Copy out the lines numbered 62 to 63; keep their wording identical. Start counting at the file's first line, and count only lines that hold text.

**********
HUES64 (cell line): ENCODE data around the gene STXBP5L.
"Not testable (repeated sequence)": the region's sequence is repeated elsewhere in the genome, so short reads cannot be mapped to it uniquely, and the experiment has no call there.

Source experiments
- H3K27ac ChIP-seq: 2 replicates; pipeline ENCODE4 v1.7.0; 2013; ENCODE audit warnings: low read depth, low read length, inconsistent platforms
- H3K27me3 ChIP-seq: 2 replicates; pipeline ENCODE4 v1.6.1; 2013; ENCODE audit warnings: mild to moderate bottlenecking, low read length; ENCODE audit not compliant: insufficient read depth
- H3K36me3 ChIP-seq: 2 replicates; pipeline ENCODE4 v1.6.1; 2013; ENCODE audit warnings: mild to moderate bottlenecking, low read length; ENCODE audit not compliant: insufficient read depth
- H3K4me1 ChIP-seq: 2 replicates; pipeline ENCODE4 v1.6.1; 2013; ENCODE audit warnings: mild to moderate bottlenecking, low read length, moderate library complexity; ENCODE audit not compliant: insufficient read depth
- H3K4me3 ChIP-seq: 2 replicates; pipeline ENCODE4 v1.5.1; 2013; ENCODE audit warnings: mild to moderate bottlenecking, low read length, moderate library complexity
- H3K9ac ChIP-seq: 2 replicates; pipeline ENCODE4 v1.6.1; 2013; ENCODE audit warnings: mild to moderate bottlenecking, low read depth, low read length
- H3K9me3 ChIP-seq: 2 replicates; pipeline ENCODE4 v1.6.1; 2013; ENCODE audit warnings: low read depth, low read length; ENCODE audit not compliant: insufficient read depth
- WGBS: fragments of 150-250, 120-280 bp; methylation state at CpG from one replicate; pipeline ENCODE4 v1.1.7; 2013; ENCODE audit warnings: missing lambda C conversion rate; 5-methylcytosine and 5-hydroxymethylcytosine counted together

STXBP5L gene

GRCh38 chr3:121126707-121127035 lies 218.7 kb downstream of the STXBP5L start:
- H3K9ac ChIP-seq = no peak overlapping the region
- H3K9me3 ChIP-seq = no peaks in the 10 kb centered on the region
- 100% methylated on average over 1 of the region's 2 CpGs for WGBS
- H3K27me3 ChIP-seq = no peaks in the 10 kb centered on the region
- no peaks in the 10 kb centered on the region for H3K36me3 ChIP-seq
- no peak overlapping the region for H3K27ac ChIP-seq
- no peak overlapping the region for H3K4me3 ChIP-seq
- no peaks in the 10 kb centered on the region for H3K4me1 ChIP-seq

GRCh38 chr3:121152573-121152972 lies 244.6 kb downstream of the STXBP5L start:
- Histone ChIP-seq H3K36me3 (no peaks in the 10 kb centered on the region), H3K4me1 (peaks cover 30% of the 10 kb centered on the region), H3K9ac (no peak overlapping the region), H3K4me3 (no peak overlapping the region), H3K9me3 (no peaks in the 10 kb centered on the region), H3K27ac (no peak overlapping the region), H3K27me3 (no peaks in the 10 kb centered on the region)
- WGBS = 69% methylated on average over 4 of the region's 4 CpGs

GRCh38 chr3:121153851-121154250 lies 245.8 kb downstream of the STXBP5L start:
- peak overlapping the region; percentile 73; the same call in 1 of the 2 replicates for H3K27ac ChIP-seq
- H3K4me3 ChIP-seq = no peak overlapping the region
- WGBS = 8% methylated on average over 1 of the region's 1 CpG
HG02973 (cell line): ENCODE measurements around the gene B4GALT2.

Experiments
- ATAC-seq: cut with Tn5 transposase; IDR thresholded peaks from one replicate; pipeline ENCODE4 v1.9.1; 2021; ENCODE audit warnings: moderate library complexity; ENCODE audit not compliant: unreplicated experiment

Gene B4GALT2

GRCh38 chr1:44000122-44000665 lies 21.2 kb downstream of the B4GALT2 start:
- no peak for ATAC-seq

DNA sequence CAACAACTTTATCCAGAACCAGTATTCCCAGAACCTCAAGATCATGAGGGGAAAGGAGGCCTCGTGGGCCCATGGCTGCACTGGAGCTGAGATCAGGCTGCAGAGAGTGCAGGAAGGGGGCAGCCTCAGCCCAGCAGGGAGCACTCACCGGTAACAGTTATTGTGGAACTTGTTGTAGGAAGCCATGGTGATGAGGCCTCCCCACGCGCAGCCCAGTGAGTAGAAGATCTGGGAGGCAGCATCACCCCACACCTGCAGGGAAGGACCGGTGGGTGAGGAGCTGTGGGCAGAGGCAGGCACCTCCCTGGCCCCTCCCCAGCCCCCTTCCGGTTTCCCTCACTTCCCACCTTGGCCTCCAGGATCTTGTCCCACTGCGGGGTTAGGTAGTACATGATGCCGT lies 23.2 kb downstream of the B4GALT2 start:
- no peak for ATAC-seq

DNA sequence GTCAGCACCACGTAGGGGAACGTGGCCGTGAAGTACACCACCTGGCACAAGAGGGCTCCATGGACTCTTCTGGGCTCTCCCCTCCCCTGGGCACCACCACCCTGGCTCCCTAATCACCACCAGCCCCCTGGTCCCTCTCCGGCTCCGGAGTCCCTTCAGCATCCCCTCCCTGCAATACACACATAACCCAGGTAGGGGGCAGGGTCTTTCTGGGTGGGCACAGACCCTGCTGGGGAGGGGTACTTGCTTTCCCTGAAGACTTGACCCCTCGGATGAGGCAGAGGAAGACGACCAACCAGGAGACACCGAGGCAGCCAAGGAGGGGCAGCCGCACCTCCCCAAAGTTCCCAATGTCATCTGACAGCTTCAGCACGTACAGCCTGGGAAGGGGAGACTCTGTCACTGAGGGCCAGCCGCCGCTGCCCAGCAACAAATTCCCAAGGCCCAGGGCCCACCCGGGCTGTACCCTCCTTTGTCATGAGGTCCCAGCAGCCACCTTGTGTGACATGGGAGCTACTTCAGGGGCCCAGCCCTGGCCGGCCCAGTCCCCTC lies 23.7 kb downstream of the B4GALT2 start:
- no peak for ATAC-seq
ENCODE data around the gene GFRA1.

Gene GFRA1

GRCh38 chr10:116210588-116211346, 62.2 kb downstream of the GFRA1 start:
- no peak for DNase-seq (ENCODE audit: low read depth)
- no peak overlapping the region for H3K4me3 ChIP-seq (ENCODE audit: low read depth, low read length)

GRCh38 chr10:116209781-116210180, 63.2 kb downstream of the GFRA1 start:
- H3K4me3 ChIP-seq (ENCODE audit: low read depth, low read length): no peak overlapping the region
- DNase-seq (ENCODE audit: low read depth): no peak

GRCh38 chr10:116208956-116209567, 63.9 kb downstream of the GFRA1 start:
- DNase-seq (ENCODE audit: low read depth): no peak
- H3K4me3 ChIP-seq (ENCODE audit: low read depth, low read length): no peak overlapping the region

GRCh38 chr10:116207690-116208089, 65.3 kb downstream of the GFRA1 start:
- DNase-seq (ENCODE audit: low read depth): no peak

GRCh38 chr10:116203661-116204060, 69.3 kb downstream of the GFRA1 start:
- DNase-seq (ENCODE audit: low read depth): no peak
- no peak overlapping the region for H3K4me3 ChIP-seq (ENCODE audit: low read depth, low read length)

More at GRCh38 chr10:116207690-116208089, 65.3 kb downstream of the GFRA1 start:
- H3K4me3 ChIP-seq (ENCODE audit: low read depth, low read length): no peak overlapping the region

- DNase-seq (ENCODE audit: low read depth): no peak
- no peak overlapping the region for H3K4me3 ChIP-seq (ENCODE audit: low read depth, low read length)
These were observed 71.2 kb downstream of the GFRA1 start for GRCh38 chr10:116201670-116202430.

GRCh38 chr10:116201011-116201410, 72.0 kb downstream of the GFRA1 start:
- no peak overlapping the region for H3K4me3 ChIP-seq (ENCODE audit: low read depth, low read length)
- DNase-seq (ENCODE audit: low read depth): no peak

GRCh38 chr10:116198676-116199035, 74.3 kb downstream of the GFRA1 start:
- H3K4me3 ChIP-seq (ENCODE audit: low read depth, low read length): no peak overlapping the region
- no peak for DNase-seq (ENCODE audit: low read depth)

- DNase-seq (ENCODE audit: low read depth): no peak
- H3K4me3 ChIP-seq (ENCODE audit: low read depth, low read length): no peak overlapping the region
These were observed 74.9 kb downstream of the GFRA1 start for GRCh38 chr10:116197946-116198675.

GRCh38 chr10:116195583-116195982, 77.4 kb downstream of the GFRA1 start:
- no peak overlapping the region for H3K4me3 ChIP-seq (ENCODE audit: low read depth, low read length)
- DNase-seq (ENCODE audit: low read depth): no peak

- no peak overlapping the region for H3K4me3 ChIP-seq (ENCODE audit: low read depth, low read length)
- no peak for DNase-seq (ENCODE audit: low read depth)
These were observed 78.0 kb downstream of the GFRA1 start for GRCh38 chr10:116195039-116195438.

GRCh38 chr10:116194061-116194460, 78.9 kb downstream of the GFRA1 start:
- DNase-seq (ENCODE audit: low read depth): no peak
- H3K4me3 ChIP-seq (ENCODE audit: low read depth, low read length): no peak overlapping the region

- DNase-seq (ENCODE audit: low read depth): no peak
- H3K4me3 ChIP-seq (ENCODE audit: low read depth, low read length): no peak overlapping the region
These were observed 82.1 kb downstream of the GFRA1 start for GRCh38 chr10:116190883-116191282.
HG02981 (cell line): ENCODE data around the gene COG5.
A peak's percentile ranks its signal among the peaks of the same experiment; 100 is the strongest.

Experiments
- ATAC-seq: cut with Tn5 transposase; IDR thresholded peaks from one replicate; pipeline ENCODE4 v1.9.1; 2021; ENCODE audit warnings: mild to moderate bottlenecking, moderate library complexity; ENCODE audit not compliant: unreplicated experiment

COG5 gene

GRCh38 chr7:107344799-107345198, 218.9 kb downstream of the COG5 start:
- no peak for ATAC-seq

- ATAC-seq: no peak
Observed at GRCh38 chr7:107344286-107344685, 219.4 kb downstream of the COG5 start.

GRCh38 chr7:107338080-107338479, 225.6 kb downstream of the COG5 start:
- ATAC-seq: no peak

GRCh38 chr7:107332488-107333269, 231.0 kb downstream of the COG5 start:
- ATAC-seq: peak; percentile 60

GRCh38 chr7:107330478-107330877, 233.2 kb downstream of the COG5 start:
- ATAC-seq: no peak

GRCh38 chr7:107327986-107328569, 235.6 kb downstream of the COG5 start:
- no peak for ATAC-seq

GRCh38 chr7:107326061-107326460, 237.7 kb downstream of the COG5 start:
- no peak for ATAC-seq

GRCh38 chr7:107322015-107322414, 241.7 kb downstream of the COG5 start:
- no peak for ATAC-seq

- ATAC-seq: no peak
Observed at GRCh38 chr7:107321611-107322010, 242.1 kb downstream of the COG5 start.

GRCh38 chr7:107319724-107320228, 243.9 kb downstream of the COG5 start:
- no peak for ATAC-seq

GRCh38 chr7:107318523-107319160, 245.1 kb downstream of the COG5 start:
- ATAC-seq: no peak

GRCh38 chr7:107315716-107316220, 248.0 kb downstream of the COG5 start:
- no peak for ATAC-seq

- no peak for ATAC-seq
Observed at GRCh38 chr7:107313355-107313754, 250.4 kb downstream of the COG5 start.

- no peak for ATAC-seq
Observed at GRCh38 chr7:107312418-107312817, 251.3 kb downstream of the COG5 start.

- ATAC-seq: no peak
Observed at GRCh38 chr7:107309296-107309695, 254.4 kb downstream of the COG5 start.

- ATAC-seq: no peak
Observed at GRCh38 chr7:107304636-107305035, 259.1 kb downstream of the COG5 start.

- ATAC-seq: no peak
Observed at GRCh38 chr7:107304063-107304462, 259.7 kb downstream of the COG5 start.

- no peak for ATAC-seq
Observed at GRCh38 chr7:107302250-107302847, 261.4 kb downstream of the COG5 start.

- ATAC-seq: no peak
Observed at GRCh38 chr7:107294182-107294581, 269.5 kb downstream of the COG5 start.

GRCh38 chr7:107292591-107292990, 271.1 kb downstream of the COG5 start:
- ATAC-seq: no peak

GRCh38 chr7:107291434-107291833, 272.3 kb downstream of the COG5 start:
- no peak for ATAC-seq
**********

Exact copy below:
- DNase-seq (ENCODE audit: low read depth): no peak

GRCh38 chr10:116198676-116199035, 74.3 kb downstream of the GFRA1 start: